SACRAMENTO — A new report by the California Budget & Policy Center highlights how racist policies and practices have led to disproportionate COVID-19 infection and death rates for Californians of color, and why state policymakers must declare racism a public health crisis to advance health equity.
Accessing health care, food assistance, transportation, and helping Californians pay for other basic necessities as they build job skills and find stable work — this is the role of health and human services. The Budget Center analyzes spending and related policies on health and human services, highlighting areas where greater public investment is critical as well as ways to boost access to connect people to these essential supports.
The COVID-19 pandemic has underscored the depths and reach of racism on the health of children, families, and individuals, with communities of color in California experiencing higher rates of illness, death, and overall hardship due to the virus. This devastation must be the catalyst for California policymakers to acknowledge that racism has caused lasting and negative impacts on communities of color. While some local policymakers in California have declared racism as a public health crisis, there has not been a declaration at the state level. This Report provides a high level overview on how health inequities are a direct consequence of historic and ongoing racism.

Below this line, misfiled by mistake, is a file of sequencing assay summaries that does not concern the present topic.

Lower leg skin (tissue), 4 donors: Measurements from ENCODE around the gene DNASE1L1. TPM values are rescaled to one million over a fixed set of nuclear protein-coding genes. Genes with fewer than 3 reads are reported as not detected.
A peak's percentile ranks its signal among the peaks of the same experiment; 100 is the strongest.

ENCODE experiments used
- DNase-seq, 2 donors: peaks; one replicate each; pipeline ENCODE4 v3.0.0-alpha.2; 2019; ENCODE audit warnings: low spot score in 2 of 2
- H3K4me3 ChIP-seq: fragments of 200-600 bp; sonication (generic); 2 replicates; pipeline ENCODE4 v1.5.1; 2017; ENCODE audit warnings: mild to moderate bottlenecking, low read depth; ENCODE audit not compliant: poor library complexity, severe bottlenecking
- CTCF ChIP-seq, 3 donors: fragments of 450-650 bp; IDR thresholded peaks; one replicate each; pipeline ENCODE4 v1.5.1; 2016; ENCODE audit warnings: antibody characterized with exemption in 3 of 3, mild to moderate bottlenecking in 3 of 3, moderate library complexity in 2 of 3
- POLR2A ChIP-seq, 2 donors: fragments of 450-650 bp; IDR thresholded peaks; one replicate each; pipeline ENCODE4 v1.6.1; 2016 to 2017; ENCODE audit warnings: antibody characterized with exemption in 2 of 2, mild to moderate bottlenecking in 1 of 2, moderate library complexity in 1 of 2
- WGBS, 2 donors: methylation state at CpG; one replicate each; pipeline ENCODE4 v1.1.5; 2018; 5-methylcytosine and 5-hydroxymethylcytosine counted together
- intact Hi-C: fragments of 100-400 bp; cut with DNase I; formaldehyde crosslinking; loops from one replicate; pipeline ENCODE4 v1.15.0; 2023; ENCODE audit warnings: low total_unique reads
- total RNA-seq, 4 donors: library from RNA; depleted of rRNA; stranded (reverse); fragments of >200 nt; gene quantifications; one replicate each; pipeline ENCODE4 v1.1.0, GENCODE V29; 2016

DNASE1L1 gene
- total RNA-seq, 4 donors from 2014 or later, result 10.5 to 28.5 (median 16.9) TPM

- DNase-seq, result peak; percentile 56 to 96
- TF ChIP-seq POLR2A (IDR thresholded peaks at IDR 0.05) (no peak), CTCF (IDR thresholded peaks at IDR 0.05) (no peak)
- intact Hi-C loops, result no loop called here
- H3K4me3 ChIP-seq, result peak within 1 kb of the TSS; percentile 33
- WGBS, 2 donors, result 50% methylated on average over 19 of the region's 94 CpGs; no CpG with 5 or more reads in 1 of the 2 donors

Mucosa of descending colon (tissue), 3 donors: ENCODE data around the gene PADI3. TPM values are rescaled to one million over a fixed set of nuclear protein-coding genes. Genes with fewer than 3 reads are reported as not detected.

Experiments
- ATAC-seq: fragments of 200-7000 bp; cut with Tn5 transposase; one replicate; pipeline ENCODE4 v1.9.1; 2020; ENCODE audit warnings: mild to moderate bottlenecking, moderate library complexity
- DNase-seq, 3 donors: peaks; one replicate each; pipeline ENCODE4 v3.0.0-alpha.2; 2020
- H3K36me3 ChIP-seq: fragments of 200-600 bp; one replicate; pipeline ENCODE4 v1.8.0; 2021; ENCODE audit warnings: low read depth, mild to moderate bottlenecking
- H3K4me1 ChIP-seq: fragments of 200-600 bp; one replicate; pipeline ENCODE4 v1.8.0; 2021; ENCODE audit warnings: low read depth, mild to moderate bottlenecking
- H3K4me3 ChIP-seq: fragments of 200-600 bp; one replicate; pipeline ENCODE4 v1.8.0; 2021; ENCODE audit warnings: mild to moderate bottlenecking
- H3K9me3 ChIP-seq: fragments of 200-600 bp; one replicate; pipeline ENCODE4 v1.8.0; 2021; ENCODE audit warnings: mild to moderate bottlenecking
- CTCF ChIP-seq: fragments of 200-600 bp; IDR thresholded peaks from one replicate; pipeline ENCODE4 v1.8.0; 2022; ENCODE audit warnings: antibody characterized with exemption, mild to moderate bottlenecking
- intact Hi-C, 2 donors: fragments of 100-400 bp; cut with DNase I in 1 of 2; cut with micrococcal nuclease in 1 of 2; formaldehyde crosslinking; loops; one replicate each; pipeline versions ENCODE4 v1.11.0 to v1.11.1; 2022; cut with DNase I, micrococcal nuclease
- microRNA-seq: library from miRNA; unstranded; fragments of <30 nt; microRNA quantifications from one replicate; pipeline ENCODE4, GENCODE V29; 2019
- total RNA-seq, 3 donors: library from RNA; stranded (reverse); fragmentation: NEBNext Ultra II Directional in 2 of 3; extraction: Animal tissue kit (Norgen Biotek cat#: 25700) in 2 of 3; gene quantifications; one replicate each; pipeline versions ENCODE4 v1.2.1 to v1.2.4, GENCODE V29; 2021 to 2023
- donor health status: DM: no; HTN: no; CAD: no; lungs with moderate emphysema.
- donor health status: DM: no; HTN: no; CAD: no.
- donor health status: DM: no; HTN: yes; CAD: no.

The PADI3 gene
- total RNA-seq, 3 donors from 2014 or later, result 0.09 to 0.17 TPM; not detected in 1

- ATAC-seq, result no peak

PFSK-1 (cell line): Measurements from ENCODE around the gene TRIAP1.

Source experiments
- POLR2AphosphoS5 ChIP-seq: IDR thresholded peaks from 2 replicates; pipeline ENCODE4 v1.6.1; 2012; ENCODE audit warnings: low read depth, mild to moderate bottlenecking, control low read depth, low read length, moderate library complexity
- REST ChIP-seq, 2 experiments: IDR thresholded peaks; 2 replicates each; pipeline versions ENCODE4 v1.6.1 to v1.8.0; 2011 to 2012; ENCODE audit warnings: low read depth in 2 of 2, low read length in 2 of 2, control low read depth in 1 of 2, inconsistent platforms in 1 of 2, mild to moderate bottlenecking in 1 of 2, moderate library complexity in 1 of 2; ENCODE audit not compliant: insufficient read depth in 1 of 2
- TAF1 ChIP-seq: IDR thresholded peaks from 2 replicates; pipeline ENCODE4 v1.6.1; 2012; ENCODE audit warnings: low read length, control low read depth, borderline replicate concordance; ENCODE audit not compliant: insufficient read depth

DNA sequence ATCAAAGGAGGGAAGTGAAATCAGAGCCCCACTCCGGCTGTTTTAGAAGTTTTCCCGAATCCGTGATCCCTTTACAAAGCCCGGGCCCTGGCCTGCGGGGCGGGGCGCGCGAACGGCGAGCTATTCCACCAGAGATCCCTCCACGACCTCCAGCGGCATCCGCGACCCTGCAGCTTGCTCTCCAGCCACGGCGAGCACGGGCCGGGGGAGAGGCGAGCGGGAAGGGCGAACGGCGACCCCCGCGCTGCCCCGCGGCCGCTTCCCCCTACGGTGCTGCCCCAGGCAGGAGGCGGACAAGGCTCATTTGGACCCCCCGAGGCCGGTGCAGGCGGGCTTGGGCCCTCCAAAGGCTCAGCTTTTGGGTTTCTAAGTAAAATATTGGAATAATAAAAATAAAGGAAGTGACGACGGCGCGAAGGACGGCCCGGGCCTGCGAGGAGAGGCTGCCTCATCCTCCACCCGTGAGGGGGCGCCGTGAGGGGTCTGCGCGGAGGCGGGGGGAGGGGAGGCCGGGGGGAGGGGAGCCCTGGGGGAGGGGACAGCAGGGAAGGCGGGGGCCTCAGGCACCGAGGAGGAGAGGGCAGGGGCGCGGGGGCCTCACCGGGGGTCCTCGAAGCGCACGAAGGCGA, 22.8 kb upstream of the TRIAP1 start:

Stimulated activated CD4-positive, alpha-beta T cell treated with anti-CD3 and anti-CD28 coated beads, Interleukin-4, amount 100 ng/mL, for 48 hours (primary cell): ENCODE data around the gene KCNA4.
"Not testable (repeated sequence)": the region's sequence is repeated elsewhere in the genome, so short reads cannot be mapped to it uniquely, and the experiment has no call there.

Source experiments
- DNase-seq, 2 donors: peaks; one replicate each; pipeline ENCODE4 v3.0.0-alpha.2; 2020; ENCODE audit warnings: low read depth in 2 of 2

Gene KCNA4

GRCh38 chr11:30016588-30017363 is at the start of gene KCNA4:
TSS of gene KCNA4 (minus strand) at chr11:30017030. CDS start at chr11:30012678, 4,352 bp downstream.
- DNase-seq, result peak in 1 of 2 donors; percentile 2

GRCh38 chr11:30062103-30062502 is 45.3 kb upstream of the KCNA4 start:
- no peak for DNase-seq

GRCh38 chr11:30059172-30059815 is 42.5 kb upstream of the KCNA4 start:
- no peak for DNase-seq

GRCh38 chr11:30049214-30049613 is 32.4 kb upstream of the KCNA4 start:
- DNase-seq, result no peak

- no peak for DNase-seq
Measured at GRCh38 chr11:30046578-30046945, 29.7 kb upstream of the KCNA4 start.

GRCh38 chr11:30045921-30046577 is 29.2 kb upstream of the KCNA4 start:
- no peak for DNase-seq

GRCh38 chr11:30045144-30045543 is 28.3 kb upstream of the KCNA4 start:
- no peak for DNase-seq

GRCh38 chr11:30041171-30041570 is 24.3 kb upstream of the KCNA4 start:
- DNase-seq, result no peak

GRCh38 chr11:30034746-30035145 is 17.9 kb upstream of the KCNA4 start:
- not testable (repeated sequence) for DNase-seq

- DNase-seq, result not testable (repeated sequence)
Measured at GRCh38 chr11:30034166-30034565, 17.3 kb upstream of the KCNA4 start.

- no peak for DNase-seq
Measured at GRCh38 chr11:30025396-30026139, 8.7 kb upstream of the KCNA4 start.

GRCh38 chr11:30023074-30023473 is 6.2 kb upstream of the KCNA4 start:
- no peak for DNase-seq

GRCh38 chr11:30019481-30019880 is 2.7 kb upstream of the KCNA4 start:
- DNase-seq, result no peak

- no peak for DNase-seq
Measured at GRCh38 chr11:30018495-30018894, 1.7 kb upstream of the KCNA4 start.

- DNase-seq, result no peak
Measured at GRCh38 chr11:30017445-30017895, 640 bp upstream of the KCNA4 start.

As families across California struggle with COVID-19, it is increasingly critical that children have the resources they need at birth to lay the foundation for lifelong well-being. Assets such as family, health, and financial resources are strongly associated with child health and resilience, and with fewer harmful experiences such as involvement in the child welfare system. When children are exposed to adverse experiences and toxic stress, early intervention tools like evidence-based home visiting can reduce or prevent negative outcomes.
Nearly 1 in 4 California low-income households with children surveyed from late August through October reported sometimes or often not having enough food to eat, according to data from the US Census Bureau looking at how COVID-19 is affecting households.
In California, an estimated 334,000 children (3.6%) lacked health coverage in 2019 — up from a low of 3.1% in 2016. Uninsured rates are highest among American Indian/ Alaskan Native children (6.9%) and Latinx children (4.4%).